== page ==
Nerve cells called serotonergic neurons degenerate in amyotrophic lateral sclerosis (ALS) and may influence the ALS disease process, an international research team has reported. In particular, the loss of these specialized cells appears to be linked to increased muscle tone or tightness (spasticity).
Among other functions, serotonergic neurons are responsible for the production of serotonin, a neurotransmitter associated with feelings of well-being and happiness.
In a study of seven people with ALS compared to six control subjects without ALS, the researchers showed that serotonin-secreting neurons degenerate in ALS.
Next, they determined that levels of serotonergic neurons decreased both before and after disease onset in mice with an ALS-like disease. In addition, the researchers noted that serotonin levels were lower during times of increased spasticity in mice. When the mice were treated with a drug called cyproheptadine (brand name Periactin), spasticity was almost completely eliminated. (Cyproheptadine blocks serotonin receptors, which are the docking sites for serotonin.)
Note: Cyproheptadine belongs to a class of drugs called antihistamines, and is often used to treat allergy symptoms. It can cause side effects including dry mouth, nose and throat; drowsiness; dizziness; nausea; headache; muscle weakness; difficulty urinating; vision problems and nervousness.
The researchers suggest that a clinical trial is warranted to assess cyproheptadine in ALS-related spasticity in humans.
The new findings, which were published online Oct. 31, 2012, in Brain, could help pinpoint new targets at which to aim therapies for spasticity in people with ALS.
Preventing protein aggregation with a ‘hydrogen peroxide scavenger’
Mistranslation, which occurs when genetic instructions are incorrectly decoded during the protein-manufacturing process, may cause proteins to misfold or to inappropriately assemble into clumps known as aggregates in ALS (with or without ALS-causing DNA mutations).
Now, a research team at Yale University in New Haven, Conn., has identified a possible method to prevent mistranslation using a protein called alkyl hydroperoxide reductase subunit F (AHPF).
AHPF is known to protect against the harmful effects of hydrogen peroxide, a chemical that is produced and used by cells for a variety of functions, but which is dangerous to DNA and other proteins at high levels.
In the common bacteria E. coli, the researchers found that AHPF reduced protein aggregation that was triggered by administration of an antibiotic called streptomycin.
It’s not yet known whether the method will work in other kinds of cells.
The findings were published online Nov. 1, 2012, in Molecular Cell. (See Protein Aggregation Caused by Aminoglycoside Action Is Prevented by a Hydrogen Peroxide Scavenger.)
Suppressing TDP43 toxicity through inhibition of DBR1
Scientists studying the genetics of the tiny, one-celled organism called baker's yeast have identified a potential target for ALS drug development: RNA lariat debranching enzyme (DBR1).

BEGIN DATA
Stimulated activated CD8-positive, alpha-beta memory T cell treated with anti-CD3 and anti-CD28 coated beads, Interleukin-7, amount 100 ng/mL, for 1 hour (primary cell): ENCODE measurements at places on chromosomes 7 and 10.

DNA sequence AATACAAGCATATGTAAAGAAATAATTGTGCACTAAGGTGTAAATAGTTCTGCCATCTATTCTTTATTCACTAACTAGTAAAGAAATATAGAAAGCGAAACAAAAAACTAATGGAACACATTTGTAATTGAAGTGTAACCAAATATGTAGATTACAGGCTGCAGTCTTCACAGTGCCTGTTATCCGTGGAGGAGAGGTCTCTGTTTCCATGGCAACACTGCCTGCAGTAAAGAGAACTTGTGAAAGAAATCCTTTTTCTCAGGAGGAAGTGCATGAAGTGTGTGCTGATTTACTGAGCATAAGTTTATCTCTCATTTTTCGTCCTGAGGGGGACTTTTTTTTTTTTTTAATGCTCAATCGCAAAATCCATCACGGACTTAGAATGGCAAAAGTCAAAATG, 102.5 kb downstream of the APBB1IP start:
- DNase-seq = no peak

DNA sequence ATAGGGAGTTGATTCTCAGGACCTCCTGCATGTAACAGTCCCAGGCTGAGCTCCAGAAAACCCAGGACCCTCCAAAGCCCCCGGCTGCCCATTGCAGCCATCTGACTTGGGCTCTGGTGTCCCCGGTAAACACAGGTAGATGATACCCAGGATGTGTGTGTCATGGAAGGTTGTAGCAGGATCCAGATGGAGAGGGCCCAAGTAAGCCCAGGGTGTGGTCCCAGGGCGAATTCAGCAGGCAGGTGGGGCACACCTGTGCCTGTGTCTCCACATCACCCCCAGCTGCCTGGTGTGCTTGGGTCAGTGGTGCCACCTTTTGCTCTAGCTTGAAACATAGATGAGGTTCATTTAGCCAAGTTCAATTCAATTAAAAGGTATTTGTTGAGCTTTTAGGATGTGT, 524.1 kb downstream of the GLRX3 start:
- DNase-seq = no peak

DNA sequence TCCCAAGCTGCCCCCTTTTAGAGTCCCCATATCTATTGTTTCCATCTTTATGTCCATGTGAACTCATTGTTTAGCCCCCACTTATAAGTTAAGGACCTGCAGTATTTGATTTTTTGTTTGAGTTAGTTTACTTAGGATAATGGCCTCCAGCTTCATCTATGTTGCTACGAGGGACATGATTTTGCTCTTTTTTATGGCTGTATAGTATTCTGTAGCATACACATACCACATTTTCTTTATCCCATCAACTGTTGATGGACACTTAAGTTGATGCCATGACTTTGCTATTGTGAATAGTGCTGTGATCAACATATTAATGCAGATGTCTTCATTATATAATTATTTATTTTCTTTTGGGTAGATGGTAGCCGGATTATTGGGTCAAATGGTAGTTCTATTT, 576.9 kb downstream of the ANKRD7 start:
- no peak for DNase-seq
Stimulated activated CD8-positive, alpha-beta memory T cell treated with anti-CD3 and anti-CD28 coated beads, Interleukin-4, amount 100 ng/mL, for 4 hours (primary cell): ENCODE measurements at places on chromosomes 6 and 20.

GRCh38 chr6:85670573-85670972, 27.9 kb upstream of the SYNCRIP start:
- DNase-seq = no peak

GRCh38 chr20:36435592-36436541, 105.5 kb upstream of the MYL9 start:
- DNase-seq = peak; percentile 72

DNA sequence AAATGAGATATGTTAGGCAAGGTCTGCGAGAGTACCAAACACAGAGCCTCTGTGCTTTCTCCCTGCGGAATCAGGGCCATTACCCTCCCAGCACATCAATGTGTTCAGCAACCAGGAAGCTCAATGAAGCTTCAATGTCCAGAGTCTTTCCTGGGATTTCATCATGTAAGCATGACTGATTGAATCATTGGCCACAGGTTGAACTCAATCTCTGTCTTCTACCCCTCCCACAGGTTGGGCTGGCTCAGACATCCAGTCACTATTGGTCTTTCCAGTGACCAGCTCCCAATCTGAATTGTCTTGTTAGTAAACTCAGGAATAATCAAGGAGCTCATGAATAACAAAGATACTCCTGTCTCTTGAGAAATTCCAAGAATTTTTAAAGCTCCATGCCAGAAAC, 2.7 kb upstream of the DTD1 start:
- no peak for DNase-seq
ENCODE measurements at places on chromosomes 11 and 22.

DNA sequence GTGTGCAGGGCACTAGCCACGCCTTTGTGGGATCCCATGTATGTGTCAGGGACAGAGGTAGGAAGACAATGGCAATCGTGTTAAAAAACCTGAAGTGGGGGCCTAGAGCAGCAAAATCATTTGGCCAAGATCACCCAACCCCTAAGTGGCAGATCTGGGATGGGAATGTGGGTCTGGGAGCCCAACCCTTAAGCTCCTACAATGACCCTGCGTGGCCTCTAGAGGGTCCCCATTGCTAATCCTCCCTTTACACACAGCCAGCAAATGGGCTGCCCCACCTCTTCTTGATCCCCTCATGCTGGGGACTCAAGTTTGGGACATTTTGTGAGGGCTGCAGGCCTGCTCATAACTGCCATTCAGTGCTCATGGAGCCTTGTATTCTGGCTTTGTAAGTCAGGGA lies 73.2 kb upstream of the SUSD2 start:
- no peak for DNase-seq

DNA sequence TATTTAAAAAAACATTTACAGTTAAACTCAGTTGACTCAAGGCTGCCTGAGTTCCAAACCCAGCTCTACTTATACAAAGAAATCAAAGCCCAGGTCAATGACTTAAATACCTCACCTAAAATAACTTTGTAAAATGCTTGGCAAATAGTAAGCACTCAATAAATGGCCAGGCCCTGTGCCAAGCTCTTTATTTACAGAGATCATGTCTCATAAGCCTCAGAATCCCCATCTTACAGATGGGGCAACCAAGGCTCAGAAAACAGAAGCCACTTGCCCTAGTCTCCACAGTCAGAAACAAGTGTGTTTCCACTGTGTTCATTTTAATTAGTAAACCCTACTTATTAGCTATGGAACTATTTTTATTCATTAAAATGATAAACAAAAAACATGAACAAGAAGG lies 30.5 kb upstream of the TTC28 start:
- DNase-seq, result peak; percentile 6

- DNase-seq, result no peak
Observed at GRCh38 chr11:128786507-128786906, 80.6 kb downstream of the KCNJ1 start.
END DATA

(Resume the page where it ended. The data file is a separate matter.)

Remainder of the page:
Inhibition of DBR1, the investigators found, can suppress the cellular toxicity caused by abnormal TDP43 protein, which is found in degenerating motor neurons (muscle-controlling nerve cells) in most people with ALS that isn’t caused by mutations in the SOD1 gene.
TDP43 normally is found in the cell nucleus, where it is involved in RNA processing (the chemical step that precedes protein-building). In ALS, however, TDP43 mislocates to the main cell compartment called the cytoplasm and forms into aggregates. Although scientists aren’t yet sure how TDP43 confers toxicity to motor neurons, several possibilities exist:
The investigators found that reducing DBR1 in both human and rat motor neurons reduced TDP43-mediated toxicity. They next want to try blocking DBR1 function in animal models of ALS. If successful, the use of inhibitors able to block DBR1 could be a potential therapeutic approach for humans with the disease.
"Even though yeast and humans are separated by a billion years of evolution, we were able to use the power of yeast genetics to identify an unexpected potential drug target for ALS," study team member Aaron Gitler, an associate professor at Stanford University School of Medicine, said in a press release.
The research team published its findings online Oct. 28, 2012, in Nature Genetics. See Inhibition of RNA Lariat Debranching Enzyme Suppresses TDP43 Toxicity in ALS Disease Models.
Using antibodies to counteract misfolded protein
Detection of misfolded SOD1 protein can be accomplished by employing antibodies to act as molecular "magnets." (Antibodies are proteins produced by the immune system that detect and destroy bacteria, viruses and other foreign invaders. They also can be used by scientists to detect specific proteins.)
Amorfix Life Sciences in Ontario, Canada, reported in a press release Nov. 7, 2012, that anti-SOD1 antibodies developed by the company are being used by Serge Przedborski, professor of neurology and pathology at Columbia University in New York, to investigate the ALS disease processes and progression.
Przedborski is using the antibodies to identify nervous system cells that generate misfolded SOD1 and to investigate the misfolded protein's toxic effects on motor neurons. Ultimately, the hope is to use the anti-SOD1 antibodies to block toxicity and protect motor neurons.
Amorfix also reported at the ALS Therapy Development Institute Leadership Summit on Nov. 1, 2012, that it has licensed its antibody targets against misfolded SOD1 protein to multinational biotechnology company Biogen Idec, headquartered in Weston, Mass., for the development of antibody-based therapeutics, and to Pan Provincial Vaccine Enterprise (PREVENT) for the development of vaccines.
In addition, Amorfix is developing a blood test to be used as a diagnostic tool for the early detection of ALS, based on the detection and measurement of misfolded SOD1 present in blood.